Most healthcare navigation services rely heavily on human call centers, which incur high labor costs. That’s where Tullman sees the greatest potential for his new AI tool: cutting costs in half. The bot is currently built on top of OpenAI’s large language model GPT-4 and includes internal specialized models that can determine if a user has asked a medical question or is experiencing an emergency, at which point a human should take over.

Tullman said companies currently pay $10 to $15 per employee per month for human-based navigation services, while he plans to offer them for $5. “This is truly a generational step,” Tullman said. “We went from boring navigation, which wasn’t really interesting, to one place where we could get all your care.” Transcarent will offer the tool to its customers in January 2025.

Those customers are largely employers, as Transcarent focuses on a specific type of health insurance: self-funded plans. According to 2021 Department of Labor estimates, approximately 134 million Americans receive health insurance benefits through their employers, in an arrangement in which the employer picks up the tab for its employees’ total health care costs.the most recent data available). Those costs have been rising steadily, rising 7% to $8,435 in annual premiums for a single employee by 2023, according to health policy research organization KFF. These ever-increasing costs have created an entire industry dedicated to helping employers reduce their overall employee spending through their healthcare options.

“This market is a bit of a niche market right now,” said Chris Whaley, a professor of health policy at Brown University Forbes. “But as health care costs continue to rise and many employers face inflationary pressure, this will most likely really increase.”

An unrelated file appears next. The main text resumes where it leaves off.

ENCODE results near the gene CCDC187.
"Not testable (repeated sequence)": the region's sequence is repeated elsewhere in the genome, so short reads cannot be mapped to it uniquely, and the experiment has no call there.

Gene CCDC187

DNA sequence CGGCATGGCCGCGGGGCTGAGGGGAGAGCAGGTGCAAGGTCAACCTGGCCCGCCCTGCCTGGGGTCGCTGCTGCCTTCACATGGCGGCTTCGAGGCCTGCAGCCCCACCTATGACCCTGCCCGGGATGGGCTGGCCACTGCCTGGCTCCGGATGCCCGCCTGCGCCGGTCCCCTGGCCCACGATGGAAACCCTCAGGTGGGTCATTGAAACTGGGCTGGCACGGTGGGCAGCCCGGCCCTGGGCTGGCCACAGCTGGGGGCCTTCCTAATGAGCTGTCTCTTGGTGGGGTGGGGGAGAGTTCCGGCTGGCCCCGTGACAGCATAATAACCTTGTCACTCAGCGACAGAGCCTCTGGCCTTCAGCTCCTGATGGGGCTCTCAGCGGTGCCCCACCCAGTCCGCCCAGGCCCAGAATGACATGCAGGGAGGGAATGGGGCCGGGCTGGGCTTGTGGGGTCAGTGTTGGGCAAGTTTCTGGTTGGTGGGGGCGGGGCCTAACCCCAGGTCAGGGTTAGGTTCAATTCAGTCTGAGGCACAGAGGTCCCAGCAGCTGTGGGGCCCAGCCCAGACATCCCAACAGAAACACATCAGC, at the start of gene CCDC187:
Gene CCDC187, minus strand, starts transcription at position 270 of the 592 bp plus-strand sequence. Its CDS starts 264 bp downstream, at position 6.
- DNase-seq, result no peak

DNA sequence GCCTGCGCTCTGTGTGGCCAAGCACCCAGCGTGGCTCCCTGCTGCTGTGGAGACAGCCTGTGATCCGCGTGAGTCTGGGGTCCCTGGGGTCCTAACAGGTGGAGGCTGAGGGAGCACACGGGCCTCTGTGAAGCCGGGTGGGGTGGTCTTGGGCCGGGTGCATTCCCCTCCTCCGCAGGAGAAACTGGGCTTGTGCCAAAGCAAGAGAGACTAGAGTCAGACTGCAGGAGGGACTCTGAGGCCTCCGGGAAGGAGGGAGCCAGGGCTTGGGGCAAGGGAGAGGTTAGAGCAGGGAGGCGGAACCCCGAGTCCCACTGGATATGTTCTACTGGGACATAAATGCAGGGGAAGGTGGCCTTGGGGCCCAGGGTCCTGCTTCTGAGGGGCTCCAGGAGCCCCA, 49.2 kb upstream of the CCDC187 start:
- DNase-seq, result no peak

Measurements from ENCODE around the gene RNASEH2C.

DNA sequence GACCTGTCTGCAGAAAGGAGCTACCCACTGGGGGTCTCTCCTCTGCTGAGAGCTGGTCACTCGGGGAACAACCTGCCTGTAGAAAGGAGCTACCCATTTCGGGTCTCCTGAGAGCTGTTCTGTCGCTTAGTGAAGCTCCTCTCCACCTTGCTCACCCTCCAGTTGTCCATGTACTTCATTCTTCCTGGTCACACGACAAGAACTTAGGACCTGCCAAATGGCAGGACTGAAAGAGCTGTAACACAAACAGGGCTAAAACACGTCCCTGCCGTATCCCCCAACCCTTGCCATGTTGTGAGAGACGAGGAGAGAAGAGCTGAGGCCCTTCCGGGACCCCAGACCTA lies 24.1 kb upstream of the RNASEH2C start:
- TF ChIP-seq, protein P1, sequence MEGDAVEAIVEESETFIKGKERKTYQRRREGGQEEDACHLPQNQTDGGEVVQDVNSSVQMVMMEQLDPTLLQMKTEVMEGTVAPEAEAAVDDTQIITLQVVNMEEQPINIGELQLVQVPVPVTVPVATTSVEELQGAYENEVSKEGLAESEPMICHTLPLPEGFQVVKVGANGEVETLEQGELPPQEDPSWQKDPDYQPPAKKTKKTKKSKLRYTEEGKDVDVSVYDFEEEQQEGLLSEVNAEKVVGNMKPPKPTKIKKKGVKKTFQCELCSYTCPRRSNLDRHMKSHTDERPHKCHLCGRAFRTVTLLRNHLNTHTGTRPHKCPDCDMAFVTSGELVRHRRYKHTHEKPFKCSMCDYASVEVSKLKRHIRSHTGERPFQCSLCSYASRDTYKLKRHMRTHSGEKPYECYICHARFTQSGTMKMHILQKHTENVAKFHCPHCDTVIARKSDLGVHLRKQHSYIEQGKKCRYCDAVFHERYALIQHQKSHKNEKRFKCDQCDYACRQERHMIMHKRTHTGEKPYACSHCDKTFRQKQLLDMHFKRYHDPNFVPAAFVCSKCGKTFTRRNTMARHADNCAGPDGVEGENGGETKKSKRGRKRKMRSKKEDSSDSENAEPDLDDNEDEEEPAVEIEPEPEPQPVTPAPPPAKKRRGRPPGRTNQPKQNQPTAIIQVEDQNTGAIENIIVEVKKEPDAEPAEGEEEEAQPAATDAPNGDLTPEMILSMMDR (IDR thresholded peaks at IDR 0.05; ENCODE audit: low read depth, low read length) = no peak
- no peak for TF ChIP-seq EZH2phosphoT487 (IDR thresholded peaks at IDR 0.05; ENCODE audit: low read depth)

In his attempt to crack this market, Tullman faces a mix of startups, such as Carrum Health and Included Health, and established companies, such as Quantum Health and publicly traded Accolade Health, which had 2023 revenues of $360 million and a market of $577 million. cap at close on Tuesday. In the fourth quarter, Accolade was also EBITDA positive for the first time — a good measure of the company’s operating profitability, even as it posted a $7.5 million loss for the year, Bai said. Tullman said Transcarent is not yet profitable and was “approaching” $100 million in revenue by the end of 2023.

“These are all background noise until someone has an event that requires help navigating the health care system.”

Jonathan Pas, partner, MercerWELL

This new health benefits bot builds on Transcarent’s experience with an AI bot that helps its doctors with patient admissions, which it bought for $100 million in 2023 from healthcare AI startup 98point6. Along with the bot, Transcarent also acquired 98point6’s physician group and employer customers, as well as what Tullman called a “golden asset” that has not yet been made public: 1 million patient-physician chat conversations over five years. That data is now being used to validate the new tool and conduct safety testing.